A third aspect of the present invention is wherein the volume fraction constituent is a multiplicity of volume fraction constituents.

A fourth aspect of the present invention is wherein the multiplicity of volume fraction constituents includes a fluid and a gas.

A fifth aspect of the present invention includes a pipe having a known interior diameter communicating with the source of the fluid so that a volume of the fluid moves through the pipe at a velocity; a second probe exposed at least in part to the fluid moving through the pipe a known distance downstream from the first probe; a first output generated by the first probe when a volume fraction constituent is sensed by the first probe and a second output generated by the second probe when the same volume fraction constituent is subsequently sensed by the second probe, and wherein the first and second probe outputs are communicated to the computer; and the computer uses a time difference between the first probe output and the second probe output to determine the velocity of the fluid moving through the pipe and by correlating the determined velocity with a known volume of fluid moving through the pipe a volume of the volume fraction constituent is determined by the computer and by correlating the resonance points of the volume fraction constituent to the resonance points for various constituents of volume fraction constituents in the fluid, the volume of the volume fraction constituent is determined. A sixth aspect of the present invention includes a backpressure regulator communicating with the pipe to maintain fluid pressure within the pipe and about the probes at a pressure at least equal to the pressure of the source of the fluid to prevent boiling within the pipe.

A seventh aspect of the present invention is a method for identifying and measuring a volume fraction constituent of a fluid, the method comprising providing a source of fluid, the fluid having a volume fraction constituent, and wherein the volume fraction constituent has a previously calculated and known dielectric constant, and previously calculated and known resonance points; providing a database having accessible stored information about the previously calculated and known dielectric constant of the volume fraction constituent and having accessible and stored information about the previously calculated and known resonance points of the volume fraction constituent; providing a probe exposed, at least in part, to the fluid, and wherein the probe has a known length; providing an electrical pulse emitter which electronically generates an electrical pulse which is delivered to the probe, and which further travels the known length of the probe and which generates an electrical pulse reflection; providing an electrical pulse sampler electronically coupled with the probe and which further receives and senses the electrical pulse reflection generated by electrical pulse within the probe; providing a computer electronically coupled with the probe, the electrical pulse emitter, the electrical pulse sampler and the database, and wherein the computer determines a time period between the electrical pulse emission into the probe, and the receipt of the sensed electrical pulse reflection, and wherein the resonance points of the volume fraction constituent are calculated by the computer from the determined time period, and wherein the computer further correlates the determined time period to the previously calculated and known dielectric constant and the previously calculated and known resonance points of the volume fraction as provided in the database to identify the volume fraction constituent in the fluid; and providing a user interface electronically coupled with the computer, and which further generates a user perceivable output which identifies the volume fraction constituent in the fluid.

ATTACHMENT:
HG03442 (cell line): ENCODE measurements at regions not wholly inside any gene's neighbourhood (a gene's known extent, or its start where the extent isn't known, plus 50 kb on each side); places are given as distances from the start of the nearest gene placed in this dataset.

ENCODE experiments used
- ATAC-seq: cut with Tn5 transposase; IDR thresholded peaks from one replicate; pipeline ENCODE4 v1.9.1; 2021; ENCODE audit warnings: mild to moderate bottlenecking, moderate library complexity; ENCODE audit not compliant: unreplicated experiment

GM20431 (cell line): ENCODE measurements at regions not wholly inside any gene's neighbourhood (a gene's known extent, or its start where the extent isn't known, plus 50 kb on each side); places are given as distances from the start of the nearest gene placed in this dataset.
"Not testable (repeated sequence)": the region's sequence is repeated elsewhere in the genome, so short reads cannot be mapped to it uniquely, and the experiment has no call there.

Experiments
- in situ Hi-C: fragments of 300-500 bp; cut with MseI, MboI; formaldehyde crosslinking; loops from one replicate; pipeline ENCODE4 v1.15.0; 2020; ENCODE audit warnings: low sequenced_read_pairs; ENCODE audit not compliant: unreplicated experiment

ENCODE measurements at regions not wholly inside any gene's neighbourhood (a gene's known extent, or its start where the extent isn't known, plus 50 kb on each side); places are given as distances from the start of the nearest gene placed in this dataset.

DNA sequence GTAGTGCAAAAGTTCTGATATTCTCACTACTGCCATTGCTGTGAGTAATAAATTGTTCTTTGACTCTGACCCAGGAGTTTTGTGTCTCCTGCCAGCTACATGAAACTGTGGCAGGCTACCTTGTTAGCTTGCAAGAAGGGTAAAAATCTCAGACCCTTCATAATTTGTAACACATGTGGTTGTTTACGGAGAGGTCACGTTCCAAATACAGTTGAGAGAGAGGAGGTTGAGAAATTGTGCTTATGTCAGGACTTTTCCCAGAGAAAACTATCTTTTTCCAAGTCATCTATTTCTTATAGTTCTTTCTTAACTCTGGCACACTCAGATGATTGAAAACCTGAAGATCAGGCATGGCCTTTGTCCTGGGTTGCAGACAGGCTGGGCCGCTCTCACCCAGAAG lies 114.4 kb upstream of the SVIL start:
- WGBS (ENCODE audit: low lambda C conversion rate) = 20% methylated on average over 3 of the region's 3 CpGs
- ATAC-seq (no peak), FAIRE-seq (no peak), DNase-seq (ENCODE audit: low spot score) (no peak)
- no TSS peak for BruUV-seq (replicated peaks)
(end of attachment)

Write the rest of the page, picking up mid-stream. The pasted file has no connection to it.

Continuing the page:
An eighth aspect of the present invention includes applying a Fast Fourier Transform (FFT) to the determined time period to determine the resonance points which may be resonance frequencies of the volume fraction constituent.

A ninth aspect of the present invention is wherein the volume fraction constituent is selected from the group consisting of petroleum, water, petroleum, gas and drilling fluids.

A tenth aspect of the present invention is wherein the volume fraction constituent is a multiplicity of volume fraction constituents.

An eleventh aspect of the present invention is wherein the multiplicity of volume fraction constituents includes a liquid and a gas.

A twelfth aspect of the present invention includes providing a pipe having a known interior diameter communicating with the source of a volume of the fluid so that the fluid moves through the pipe at a velocity; providing a second probe exposed at least in part to the fluid moving through the pipe a known distance downstream from the first probe; generating a first output by the first probe when a volume fraction constituent is sensed by the first probe and generating a second output by the second probe when the same volume fraction constituent is subsequently sensed by the second probe, and communicating the first and second probe outputs to the computer; and determining a velocity of each volume fraction constituent moving through the pipe by calculating a time difference between the first probe output and the second probe output and determining the volume of each volume fraction constituent moving through the pipe.

A thirteenth aspect of the present invention includes maintaining fluid pressure about the probes at a pressure at least equal to the pressure of the source of the fluid to prevent boiling within the pipe.

A fourteenth aspect of the present invention includes providing a back pressure regulator communicating with the pipe downstream of the probe.